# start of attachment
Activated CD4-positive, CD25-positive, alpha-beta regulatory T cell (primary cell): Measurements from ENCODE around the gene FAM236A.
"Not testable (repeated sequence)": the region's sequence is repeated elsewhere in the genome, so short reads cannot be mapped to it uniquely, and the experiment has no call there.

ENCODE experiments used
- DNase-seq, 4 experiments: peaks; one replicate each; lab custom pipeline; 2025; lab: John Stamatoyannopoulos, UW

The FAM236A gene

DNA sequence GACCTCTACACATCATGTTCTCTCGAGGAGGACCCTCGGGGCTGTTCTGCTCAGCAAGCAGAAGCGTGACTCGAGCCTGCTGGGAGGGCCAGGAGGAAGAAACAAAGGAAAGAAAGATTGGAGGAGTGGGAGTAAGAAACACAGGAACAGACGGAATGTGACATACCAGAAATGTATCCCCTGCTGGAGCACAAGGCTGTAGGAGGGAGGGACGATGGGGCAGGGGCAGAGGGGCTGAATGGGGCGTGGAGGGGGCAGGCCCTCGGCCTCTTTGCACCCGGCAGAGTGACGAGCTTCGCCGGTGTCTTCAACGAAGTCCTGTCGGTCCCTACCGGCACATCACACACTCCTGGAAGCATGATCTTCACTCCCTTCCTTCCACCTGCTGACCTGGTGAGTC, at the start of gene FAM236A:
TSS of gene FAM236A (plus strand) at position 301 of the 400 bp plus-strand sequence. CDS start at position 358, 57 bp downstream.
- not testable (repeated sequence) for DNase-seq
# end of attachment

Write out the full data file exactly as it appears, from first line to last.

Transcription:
Activated CD4-positive, CD25-positive, alpha-beta regulatory T cell (primary cell): Measurements from ENCODE around the gene FAM236A.
"Not testable (repeated sequence)": the region's sequence is repeated elsewhere in the genome, so short reads cannot be mapped to it uniquely, and the experiment has no call there.

ENCODE experiments used
- DNase-seq, 4 experiments: peaks; one replicate each; lab custom pipeline; 2025; lab: John Stamatoyannopoulos, UW

The FAM236A gene

DNA sequence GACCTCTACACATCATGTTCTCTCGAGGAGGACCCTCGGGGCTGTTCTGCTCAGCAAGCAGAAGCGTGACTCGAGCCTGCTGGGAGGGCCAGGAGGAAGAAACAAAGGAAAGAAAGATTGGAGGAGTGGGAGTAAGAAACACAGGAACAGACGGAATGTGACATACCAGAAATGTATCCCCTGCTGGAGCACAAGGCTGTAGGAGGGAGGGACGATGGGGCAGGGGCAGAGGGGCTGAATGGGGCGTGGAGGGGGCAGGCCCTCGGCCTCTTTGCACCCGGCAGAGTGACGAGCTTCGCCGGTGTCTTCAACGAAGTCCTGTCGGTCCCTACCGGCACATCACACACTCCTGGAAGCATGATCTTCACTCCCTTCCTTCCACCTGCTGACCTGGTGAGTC, at the start of gene FAM236A:
TSS of gene FAM236A (plus strand) at position 301 of the 400 bp plus-strand sequence. CDS start at position 358, 57 bp downstream.
- not testable (repeated sequence) for DNase-seq